Period Pain, medically known as dysmenorrhea, is when a woman experiences pain before and/or during and sometimes after menstruation.

The prevalence of dysmenorrhoea amongst women worldwide is huge. It is difficult to find accurate and consistent statistics because the definition of pain associated with the menstrual cycle is very broad, but in my clinic setting the majority of the women I see are experiencing or have experienced some level of pain or discomfort associated with their period. If they have not experienced it themselves they are sure to know other women who do.

For many, period pain can be a debilitating experience, necessitating taking days off school or work.

Some of the symptoms of dysmenorrhea are:

  • Lower abdominal pain
  • Cramps
  • Back pain
  • Feeling faint
  • Nausea
  • Dizziness
  • Diarrhoea
  • Vomiting
  • Headaches

What exactly is period pain? Why does it happen? ...

Let's start with some physiology. There are 2 types of dysmenorrhea, Primary and Secondary. Primary dysmenorrhea is when there is no specific known pathological cause, whereas Secondary dysmenorrhea is used to describe the period pain that is the result of another condition, such as endometriosis.

So let's focus on primary dysmenorrhea, which is what the majority of women on the planet are experiencing on a monthly basis.

When in harmony, our body will release just the right amount of hormone-like fatty acids known as prostaglandins to assist the uterus in contracting and releasing the blood lining from its walls every month, which is what we call our period. This happens if the egg that has been released mid-way through the menstrual cycle, at ovulation time, has not been fertilized and therefore no pregnancy has occurred.

The release of prostaglandins is then triggered to initiate the release of the blood. The delicate interplay of hormone response and release throughout our period cycles is nothing short of amazing ... something that we will explore in coming articles!

So when there is an imbalance in the body, the hormones and chemical responses will be affected and so will the menstrual cycle in one way or another. Period pain can occur when there is an increase in the release of prostaglandins or an increased sensitivity to the prostaglandins in the uterus, causing it to contract more than may be necessary to release the lining, therefore resulting in pain.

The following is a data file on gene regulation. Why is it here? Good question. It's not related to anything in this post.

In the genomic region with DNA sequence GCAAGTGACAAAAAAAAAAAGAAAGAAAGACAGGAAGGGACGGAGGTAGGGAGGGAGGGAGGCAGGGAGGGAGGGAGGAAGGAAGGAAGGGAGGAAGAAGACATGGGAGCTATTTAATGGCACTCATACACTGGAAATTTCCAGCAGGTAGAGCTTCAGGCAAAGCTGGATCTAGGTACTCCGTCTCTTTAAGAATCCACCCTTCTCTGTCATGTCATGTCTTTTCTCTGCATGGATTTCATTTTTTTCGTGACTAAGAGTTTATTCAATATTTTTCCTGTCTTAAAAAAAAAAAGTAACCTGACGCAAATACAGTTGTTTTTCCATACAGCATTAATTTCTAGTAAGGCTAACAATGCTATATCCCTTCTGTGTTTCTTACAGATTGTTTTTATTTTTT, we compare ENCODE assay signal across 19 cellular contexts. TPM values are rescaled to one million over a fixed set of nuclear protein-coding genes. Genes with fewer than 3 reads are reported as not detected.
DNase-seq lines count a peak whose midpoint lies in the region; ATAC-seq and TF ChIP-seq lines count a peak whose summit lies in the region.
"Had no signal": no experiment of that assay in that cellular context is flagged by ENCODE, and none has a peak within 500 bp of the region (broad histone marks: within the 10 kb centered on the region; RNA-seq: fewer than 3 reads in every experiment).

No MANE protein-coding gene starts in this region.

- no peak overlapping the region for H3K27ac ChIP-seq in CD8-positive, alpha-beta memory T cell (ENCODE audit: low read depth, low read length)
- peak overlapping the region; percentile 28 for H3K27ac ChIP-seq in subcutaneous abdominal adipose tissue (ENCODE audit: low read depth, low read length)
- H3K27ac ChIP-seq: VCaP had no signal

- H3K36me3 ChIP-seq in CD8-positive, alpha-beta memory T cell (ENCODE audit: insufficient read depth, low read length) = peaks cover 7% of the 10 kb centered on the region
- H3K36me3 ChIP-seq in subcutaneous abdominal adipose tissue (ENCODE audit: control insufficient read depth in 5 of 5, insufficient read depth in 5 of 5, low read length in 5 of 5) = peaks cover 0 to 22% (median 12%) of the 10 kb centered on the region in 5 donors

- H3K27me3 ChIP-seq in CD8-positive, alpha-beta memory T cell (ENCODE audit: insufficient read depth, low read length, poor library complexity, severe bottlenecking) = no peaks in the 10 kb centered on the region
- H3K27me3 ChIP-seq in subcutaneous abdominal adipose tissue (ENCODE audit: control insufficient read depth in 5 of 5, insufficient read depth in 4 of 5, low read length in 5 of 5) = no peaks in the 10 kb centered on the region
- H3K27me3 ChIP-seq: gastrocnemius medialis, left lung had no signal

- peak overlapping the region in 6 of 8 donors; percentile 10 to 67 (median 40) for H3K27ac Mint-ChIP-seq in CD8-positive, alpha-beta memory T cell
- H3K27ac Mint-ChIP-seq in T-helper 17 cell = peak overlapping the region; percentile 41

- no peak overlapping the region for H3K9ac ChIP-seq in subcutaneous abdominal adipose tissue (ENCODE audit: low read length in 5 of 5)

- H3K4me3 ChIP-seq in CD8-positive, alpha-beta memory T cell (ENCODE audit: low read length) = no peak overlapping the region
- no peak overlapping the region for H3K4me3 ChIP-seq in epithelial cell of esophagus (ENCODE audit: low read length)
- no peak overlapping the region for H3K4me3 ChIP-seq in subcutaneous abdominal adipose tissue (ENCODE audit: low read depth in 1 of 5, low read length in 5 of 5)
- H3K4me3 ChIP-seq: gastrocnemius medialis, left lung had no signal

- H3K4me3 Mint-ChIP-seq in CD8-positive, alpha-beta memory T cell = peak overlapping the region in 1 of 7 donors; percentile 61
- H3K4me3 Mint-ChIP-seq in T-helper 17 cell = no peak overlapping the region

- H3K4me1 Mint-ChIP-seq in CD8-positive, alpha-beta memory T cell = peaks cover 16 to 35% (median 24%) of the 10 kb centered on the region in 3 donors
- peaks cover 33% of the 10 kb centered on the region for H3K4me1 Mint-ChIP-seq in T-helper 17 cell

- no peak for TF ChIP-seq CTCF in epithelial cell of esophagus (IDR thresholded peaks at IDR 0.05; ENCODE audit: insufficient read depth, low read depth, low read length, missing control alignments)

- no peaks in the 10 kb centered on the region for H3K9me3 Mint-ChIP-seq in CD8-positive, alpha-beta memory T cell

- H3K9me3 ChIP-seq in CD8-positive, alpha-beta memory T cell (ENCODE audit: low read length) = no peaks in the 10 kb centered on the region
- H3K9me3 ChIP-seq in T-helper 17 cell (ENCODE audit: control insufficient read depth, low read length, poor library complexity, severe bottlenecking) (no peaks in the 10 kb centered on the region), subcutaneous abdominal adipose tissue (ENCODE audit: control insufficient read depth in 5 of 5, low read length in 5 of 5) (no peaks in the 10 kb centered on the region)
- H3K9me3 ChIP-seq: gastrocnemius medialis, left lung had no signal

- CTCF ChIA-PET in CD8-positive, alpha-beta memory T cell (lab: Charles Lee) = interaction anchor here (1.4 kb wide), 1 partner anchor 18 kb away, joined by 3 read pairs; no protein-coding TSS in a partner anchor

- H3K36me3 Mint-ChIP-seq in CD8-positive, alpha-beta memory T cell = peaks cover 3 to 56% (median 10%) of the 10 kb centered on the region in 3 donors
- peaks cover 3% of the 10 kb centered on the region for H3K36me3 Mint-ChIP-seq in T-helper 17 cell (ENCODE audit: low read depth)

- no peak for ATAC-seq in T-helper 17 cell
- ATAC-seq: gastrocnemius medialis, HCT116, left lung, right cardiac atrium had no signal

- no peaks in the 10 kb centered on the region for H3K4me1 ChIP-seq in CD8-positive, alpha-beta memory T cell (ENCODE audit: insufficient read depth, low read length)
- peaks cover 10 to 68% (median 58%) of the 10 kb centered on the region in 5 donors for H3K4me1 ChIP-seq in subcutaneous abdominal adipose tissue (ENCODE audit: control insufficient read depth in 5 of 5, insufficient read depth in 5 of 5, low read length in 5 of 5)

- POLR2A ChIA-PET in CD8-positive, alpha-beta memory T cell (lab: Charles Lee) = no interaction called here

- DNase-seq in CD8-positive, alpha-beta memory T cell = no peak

When you are experiencing period pain, your body is simply showing you that there is an imbalance somewhere. Stress, anxiety, food reactions and other medical conditions, to name just a few, may be associated with the imbalance in the body.

Our body is not the enemy – in fact, it is always working with us to find its most harmonious and natural state of being. The pain is simply one of its ways of communicating a dis-harmony.

Based on the statistics and anecdotal evidence of women worldwide, the fact is the majority of women are experiencing period pain in one form or another throughout their lifetime ... so what is it that is truly going on here?

If we start with the above physiological processes of our body, perhaps we are being communicated via the ‘period pain’ that we are living with or accepting a degree of dis-harmony that we then call ‘normal’? ... What if we are defining such pain as ‘normal’ because so many women experience it, rather than exploring more deeply how we are living that could be causing the dis-harmony?

Period pain is common, but it does not have to be what we accept as ‘normal’ and therefore ‘ok’. In otherwords, we need to not ignore the warning messages that our body is giving us with ideas like - we just have to 'put up with it' because that's ‘just what happens’ to girls.

Period Pain is part of our body’s incredible intelligence to alert us to something that is out of balance.

Perhaps our focus on ‘stop the pain’ is keeping us from truly understanding what is really causing an imbalance and dis-harmony in the body, and the period pain a lot of women are experiencing.

Filed under

Women's healthHuman bodyMenstrual cycleMenstrual pain

  • By Sara Harris, Bachelor Health Science (TCM) (Hons), Graduate Diploma Counselling, Diploma Remedial Massage, Natural Fertility Education

    Sara has a strong interest in girls and women's health and wellbeing. She works from her established complementary medicine clinic in Melbourne, Living Stillness and is the founder of The Girl to Woman Project.